If you’re shorter on time or just want to see the highlights, these are what I think are the best places to stop on the Badlands scenic loop road (photos follow the list).

  • Pinnacles Overlook
  • Yellow Mounds Overlook
  • Prairie Wind Overlook
  • Panorama Point
  • Ben Reifel Visitor Center
  • Cliff Shelf Nature Trail
  • Notch Trail
  • Window Trail
  • Big Badlands Overlook

Honorable mentions to Roberts Prairie Dog Town down Sage Creek Rim Road, Door Trail hike, and Bigfoot Pass Overlook.

Pinnacles Overlook

This is one of the most popular stops on the Badlands Loop Road. Here you’ll find a large parking lot and restrooms. It gives you a terrific view of this part of the park.

In addition, you’ll be likely to find bighorn lambs bouncing around the rocks in spring, as Pinnacles is a popular place for bighorn sheep to gather.

several tourists milling around the Pinnacles Overlook in Badlands National Park

Yellow Mounds Overlook

Do not pass by this stop on your drive through the Badlands. Here you’ll see layers of lovely colored rock formations that you won’t want to miss. It’s rather stunning. I kind of couldn’t take my eyes off of it.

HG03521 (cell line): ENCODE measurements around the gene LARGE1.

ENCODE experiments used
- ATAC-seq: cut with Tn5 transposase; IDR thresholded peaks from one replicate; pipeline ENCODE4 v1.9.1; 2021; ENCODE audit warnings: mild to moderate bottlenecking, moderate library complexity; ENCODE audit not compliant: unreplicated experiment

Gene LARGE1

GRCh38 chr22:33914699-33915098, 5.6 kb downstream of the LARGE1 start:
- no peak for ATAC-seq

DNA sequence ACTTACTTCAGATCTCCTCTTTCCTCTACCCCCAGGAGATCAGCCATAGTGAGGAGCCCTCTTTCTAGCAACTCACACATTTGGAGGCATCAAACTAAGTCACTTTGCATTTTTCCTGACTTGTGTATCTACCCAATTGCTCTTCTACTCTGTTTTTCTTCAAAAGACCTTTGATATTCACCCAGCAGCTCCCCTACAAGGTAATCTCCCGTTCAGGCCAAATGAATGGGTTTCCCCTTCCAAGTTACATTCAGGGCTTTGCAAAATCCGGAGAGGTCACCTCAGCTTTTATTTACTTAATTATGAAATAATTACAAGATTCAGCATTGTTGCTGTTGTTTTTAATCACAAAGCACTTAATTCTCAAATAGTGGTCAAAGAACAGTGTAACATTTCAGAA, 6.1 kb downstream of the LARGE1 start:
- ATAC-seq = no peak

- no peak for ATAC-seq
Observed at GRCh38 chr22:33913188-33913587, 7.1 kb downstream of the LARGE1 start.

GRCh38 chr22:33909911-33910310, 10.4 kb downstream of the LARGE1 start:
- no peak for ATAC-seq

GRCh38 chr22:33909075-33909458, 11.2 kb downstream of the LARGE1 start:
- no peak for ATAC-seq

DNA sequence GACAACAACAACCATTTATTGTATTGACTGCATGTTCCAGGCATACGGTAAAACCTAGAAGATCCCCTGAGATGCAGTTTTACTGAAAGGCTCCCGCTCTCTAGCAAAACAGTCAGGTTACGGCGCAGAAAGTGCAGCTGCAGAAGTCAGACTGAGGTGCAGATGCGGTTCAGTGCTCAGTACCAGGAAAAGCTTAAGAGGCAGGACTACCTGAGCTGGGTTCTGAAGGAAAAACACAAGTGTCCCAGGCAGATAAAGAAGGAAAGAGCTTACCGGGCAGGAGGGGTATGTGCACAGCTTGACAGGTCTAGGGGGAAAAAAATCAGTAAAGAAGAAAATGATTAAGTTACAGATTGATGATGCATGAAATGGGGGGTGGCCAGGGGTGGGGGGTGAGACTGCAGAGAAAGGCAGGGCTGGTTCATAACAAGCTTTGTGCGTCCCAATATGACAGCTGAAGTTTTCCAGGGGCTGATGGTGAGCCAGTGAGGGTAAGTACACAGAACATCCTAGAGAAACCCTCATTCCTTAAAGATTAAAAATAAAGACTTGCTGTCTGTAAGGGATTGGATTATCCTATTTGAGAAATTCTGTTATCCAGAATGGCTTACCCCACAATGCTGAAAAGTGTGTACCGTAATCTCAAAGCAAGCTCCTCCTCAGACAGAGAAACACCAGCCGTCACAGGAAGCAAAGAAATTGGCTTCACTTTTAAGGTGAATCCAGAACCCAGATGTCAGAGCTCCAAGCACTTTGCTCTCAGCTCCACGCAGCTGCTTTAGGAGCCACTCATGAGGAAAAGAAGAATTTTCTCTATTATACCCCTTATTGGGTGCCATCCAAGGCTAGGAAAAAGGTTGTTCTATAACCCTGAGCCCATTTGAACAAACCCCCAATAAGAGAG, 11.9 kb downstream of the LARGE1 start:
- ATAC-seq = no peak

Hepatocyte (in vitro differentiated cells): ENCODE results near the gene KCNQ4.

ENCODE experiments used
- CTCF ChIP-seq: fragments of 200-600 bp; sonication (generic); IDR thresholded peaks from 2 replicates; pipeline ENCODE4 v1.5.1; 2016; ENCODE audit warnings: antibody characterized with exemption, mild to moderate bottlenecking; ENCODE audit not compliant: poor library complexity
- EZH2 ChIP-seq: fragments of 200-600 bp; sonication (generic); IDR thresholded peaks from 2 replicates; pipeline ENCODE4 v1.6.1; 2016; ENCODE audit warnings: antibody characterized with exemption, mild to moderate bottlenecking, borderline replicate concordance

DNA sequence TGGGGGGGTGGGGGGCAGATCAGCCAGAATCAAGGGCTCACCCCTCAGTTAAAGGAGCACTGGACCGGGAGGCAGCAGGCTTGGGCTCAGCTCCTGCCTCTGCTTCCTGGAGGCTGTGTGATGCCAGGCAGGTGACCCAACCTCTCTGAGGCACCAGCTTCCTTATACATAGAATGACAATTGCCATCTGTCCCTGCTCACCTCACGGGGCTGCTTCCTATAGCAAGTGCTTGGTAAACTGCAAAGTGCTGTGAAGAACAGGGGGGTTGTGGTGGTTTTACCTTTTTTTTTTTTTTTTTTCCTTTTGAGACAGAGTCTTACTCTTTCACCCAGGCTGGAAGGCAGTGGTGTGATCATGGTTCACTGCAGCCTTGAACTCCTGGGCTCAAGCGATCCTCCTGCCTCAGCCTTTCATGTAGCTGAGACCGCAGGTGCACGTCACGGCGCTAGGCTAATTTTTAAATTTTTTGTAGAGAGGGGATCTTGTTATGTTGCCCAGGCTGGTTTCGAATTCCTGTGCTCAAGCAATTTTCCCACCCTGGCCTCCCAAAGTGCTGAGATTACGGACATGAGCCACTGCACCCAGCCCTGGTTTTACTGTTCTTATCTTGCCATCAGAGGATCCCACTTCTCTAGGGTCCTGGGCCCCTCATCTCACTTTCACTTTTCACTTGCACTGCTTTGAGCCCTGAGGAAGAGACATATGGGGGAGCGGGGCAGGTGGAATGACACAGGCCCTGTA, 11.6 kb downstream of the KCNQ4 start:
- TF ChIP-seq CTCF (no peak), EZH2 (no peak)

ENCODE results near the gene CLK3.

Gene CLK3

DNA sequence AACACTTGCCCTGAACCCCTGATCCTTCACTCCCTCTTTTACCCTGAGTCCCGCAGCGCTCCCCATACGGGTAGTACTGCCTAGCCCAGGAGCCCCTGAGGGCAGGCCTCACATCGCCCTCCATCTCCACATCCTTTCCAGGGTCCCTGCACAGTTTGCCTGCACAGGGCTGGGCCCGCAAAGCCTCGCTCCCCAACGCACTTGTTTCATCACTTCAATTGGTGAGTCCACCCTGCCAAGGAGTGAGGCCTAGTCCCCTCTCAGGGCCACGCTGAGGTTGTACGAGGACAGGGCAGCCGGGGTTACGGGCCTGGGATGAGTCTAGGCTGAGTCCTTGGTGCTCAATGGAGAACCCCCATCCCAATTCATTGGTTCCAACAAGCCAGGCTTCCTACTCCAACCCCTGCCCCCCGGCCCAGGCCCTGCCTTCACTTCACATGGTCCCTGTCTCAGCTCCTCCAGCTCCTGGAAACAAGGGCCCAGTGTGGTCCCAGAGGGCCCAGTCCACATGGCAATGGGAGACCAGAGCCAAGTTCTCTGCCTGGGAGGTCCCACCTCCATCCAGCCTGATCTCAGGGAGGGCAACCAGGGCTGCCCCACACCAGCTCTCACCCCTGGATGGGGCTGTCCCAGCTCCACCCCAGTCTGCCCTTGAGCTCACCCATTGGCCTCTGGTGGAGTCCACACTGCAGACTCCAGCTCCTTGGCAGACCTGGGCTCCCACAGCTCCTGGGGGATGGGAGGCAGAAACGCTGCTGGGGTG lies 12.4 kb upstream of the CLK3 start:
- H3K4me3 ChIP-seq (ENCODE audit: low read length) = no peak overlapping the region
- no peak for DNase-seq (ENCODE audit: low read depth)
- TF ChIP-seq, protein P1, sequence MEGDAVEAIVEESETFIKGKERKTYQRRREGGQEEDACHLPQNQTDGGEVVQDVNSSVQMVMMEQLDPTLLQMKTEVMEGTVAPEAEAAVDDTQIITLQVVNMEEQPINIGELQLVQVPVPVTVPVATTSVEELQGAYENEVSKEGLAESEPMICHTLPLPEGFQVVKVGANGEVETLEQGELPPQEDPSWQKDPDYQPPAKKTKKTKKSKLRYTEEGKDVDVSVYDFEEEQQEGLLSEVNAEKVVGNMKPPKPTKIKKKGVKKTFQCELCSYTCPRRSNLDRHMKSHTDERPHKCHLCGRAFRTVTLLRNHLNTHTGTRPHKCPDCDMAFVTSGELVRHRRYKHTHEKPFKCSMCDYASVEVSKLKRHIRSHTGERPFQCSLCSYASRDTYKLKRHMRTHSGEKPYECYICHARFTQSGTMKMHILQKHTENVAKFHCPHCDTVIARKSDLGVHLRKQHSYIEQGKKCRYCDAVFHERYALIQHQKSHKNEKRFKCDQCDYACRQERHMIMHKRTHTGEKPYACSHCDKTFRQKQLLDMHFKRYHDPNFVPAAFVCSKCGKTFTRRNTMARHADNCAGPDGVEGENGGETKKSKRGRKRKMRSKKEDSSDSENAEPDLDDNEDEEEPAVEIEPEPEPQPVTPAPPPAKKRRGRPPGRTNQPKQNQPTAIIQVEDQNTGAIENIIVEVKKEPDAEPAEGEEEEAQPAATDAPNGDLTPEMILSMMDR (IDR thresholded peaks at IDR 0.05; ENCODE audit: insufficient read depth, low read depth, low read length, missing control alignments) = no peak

yellow, mounded rock formations with slopes of green grass
Yellow Mounds Overlook. Photo: Plan, Ready, Go.

Prairie Wind Overlook

I found this overlook rather stunning. And it’s unlike any of the others because you’re not venturing out to the edge of a valley of rock formations.

Instead, you’re walking a boardwalk that takes you out over utterly flat mixed-grass prairie, so that you can see just a tiny taste of what the prairie’s earliest settlers looked at every day of their lives.

And there is so little actual prairie environment left. It’s so important to protect. Badlands National Park protects the largest tract of mixed-grass prairie left in the United States. 

mixed grass prairie with a curved boardwalk extending over it
Prairie Wind Overlook. Photo: Plan, Ready, Go.

Panorama Point